Deeply wounded by very disrespectful words used concerning me, and which struggling as I have been thro’ life, and still maintaining a character and holding connections no way unworthy of my Family

Or again:

The worst part of the charges were that I had been imprudent enough and in the second place gross and indelicate enough to send out a gentleman’s servant in his own house to a public house for a bottle of brandy . . .

Or again:

What joy would it not be to you or to me, Miss Betham! to meet a Milton in a future state

And again, on accepting a loan:

I can barely collect myself sufficiently to convey to you — first, that I receive this proof of your filial kindness with feelings not unworthy of the same . . . but that, whenever (if ever) my circumstances shall improve, you must permit me to remind you that what was, and FOREVER under ALL conditions of fortune will be, FELT as a GIFT, has become a Loan — and lastly, that you must let me have you as a frequent friend on whose visits I may rely as often as convenience will permit you . . .

The very voice (drastically cut short) of Micawber himself!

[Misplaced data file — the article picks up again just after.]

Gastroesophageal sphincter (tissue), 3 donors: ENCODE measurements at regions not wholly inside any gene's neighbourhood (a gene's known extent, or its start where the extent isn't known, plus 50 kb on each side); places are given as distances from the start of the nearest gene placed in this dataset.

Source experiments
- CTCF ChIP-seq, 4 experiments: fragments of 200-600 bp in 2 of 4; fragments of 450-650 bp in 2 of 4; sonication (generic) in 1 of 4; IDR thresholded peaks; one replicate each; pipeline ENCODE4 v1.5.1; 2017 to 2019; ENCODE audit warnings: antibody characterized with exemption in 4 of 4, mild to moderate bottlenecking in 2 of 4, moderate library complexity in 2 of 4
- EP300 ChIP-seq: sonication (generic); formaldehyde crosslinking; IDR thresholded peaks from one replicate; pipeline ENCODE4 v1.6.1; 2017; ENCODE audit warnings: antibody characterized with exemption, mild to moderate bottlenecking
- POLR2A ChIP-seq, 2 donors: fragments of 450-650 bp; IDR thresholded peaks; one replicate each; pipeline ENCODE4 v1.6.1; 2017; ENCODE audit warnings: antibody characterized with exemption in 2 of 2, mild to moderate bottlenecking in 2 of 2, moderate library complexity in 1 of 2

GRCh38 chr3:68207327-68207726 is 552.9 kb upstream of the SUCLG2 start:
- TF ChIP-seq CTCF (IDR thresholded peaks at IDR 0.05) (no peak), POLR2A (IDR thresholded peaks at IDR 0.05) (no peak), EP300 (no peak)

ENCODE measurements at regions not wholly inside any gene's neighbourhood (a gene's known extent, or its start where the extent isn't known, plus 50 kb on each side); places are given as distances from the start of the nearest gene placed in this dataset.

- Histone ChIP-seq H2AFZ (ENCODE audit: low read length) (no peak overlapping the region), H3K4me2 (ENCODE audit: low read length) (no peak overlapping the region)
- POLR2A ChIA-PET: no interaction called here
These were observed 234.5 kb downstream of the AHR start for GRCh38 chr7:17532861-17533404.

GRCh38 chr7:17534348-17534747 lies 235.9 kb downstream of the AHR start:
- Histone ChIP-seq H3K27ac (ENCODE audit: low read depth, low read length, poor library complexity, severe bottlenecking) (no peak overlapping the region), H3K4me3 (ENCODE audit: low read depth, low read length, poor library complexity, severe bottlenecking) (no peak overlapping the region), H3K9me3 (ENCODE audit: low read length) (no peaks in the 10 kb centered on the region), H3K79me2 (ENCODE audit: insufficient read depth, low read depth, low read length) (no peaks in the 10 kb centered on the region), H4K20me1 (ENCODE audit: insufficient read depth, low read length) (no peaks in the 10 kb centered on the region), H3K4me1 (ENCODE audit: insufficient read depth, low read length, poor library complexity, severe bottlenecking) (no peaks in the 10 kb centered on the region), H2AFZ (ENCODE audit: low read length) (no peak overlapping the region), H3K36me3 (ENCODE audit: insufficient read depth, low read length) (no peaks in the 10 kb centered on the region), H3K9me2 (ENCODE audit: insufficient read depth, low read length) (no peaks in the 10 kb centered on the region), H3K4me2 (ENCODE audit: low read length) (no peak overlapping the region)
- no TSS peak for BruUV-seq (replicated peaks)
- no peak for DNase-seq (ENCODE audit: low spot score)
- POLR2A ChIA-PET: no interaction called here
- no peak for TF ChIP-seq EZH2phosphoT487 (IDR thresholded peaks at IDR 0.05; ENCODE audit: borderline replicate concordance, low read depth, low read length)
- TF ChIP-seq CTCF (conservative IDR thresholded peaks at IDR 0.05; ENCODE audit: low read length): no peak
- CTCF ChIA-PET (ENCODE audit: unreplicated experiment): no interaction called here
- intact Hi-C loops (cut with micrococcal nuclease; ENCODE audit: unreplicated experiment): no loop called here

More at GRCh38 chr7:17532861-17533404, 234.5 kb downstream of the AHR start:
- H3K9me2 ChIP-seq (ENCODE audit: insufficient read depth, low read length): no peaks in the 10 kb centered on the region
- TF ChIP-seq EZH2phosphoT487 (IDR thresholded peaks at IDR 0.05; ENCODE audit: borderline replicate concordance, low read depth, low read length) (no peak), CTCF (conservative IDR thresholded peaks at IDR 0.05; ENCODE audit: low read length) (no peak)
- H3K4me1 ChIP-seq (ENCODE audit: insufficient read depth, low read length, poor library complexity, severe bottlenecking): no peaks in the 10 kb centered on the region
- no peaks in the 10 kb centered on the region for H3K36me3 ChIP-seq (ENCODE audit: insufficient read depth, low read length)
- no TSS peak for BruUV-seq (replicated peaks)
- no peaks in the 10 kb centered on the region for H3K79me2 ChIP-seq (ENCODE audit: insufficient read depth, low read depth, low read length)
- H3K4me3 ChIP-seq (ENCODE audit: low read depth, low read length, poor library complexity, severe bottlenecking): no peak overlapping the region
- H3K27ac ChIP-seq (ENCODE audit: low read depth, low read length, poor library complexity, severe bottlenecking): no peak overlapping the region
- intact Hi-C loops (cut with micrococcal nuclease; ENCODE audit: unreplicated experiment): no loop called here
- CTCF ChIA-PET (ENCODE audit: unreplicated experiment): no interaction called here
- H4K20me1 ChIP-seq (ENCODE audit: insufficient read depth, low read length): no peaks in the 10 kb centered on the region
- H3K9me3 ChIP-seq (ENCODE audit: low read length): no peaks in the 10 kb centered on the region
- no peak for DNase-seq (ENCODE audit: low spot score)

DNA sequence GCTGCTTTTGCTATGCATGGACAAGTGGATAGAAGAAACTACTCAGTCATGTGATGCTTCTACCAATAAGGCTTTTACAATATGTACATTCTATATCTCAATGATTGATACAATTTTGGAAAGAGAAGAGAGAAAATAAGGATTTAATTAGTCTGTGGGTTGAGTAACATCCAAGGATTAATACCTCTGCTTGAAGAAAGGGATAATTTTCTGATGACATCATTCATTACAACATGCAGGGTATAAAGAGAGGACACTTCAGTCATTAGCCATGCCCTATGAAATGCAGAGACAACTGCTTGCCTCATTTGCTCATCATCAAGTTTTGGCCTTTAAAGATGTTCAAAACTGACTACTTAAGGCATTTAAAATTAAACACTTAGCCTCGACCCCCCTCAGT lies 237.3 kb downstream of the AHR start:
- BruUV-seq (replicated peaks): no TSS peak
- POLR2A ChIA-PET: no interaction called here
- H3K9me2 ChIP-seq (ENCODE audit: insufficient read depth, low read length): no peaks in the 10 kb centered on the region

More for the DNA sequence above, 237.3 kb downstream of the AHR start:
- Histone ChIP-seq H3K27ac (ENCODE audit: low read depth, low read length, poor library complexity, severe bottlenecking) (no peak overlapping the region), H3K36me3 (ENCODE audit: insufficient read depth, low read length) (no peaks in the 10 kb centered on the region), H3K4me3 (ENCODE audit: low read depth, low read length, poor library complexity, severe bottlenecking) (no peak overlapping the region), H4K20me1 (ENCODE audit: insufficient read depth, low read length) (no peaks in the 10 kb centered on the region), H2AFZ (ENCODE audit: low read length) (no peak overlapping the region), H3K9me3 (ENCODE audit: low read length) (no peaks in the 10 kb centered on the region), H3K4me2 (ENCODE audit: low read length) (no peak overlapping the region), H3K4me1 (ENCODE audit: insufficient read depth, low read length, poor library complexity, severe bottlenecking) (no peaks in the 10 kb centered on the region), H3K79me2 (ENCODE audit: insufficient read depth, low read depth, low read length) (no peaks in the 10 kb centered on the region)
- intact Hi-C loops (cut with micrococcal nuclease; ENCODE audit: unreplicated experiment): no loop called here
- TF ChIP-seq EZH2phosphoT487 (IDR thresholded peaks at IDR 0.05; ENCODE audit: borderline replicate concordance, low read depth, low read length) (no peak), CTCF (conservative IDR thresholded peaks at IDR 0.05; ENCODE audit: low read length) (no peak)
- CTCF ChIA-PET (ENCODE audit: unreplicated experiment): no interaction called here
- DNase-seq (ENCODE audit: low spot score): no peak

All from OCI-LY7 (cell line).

But there is a difference. For this Micawber knows that he is Micawber. He holds a looking-glass in his hand. He is a man of exaggerated self-consciousness, endowed with an astonishing power of self-analysis. Dickens would need to be doubled with Henry James, to be trebled with Proust, in order to convey the complexity and the conflict of a Pecksniff who despises his own hypocrisy, of a Micawber who is humiliated by his own humiliation. He is so made that he can hear the crepitation of a leaf, and yet remains obtuse to the claims of wife and child. An unopened letter brings great drops of sweat to his forehead; yet to lift a pen and answer it is beyond his power. The Dickens Coleridge and the Henry James Coleridge perpetually tear him asunder. The one sends out surreptitiously to Mr. Dunn the chemist for another bottle of opium; and the other analyses the motives that have led to this hypocrisy into an infinity of fine shreds.